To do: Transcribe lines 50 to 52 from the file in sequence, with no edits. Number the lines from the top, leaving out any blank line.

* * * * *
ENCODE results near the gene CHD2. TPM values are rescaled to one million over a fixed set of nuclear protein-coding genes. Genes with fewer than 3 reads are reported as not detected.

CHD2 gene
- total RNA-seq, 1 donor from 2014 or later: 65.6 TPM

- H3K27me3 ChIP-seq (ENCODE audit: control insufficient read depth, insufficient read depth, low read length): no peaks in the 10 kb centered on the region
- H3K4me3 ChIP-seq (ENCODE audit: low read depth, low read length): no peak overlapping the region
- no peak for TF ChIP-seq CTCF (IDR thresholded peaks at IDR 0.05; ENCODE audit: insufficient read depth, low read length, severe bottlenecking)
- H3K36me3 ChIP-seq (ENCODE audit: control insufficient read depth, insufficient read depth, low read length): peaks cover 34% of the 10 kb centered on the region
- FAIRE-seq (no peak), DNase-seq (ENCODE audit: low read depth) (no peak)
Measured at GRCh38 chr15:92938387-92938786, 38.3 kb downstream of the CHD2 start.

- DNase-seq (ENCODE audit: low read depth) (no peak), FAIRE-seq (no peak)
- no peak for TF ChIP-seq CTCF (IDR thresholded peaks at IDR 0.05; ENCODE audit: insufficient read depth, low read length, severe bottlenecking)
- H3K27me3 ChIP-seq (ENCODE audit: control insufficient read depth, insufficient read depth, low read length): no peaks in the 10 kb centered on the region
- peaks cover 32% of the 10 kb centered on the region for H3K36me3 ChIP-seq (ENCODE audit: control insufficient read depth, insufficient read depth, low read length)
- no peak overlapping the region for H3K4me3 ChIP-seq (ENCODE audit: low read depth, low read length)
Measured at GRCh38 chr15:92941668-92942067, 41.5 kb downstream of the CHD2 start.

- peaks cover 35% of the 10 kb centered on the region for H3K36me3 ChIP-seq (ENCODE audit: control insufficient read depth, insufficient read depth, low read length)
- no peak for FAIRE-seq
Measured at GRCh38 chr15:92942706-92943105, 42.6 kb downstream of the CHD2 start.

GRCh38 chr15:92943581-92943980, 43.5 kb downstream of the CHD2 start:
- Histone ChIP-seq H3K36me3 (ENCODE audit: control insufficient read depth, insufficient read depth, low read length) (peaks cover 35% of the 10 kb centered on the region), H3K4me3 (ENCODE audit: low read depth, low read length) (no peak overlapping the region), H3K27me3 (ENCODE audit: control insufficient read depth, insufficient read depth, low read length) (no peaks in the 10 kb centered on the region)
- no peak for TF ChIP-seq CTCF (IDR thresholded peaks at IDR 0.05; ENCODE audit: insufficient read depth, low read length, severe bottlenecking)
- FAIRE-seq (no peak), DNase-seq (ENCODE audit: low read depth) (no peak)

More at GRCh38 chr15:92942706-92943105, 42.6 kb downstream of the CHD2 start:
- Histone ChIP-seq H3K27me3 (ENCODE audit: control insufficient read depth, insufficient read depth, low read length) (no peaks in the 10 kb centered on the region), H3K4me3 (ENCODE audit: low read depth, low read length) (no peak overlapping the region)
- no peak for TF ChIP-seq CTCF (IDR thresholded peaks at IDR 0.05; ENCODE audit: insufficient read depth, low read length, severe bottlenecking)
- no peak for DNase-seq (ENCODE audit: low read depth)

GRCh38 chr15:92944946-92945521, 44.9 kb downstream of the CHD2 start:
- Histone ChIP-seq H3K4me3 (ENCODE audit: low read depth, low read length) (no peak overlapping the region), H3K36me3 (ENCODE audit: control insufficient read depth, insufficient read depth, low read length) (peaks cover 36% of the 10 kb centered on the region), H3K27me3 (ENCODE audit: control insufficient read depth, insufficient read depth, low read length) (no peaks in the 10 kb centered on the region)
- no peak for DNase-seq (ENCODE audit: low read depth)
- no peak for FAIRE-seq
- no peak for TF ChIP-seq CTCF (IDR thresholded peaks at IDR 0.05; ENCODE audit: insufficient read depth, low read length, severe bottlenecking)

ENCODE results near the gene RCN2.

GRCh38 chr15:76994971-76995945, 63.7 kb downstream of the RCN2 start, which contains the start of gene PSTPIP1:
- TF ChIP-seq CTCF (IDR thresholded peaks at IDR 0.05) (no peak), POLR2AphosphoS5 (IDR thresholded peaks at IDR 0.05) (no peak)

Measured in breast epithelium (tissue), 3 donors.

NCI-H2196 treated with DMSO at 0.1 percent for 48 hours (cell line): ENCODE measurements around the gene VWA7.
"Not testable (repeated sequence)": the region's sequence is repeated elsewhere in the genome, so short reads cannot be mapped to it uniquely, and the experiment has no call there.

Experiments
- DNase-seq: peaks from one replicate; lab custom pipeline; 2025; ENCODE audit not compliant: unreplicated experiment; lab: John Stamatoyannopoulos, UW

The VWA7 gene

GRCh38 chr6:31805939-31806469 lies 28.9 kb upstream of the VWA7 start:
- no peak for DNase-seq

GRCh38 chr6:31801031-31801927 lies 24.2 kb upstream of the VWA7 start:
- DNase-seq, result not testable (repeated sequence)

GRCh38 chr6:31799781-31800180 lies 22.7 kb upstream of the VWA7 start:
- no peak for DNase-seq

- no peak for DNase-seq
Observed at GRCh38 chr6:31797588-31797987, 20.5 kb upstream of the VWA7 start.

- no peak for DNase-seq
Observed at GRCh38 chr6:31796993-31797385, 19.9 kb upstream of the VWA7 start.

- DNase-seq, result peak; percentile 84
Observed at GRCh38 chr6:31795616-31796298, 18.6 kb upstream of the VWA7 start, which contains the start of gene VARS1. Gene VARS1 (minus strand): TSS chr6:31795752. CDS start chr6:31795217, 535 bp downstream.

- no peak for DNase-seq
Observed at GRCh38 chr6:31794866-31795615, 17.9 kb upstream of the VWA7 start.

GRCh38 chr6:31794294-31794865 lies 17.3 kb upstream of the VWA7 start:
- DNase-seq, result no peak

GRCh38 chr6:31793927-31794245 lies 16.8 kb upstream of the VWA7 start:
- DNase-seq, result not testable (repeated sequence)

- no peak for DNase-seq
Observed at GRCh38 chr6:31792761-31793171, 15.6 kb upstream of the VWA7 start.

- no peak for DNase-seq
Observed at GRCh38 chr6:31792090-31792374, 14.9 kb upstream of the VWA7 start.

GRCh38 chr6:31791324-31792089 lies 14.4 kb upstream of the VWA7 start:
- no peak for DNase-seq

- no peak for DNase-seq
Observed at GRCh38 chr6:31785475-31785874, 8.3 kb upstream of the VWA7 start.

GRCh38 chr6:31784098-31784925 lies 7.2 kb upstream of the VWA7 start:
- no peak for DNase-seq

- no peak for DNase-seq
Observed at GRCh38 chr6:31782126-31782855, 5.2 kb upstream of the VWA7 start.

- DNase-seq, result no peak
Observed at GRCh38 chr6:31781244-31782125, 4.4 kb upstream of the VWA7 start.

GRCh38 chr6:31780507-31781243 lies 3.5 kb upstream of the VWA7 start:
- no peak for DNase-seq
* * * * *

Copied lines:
Observed at GRCh38 chr6:31796993-31797385, 19.9 kb upstream of the VWA7 start.

- DNase-seq, result peak; percentile 84
Observed at GRCh38 chr6:31795616-31796298, 18.6 kb upstream of the VWA7 start, which contains the start of gene VARS1. Gene VARS1 (minus strand): TSS chr6:31795752. CDS start chr6:31795217, 535 bp downstream.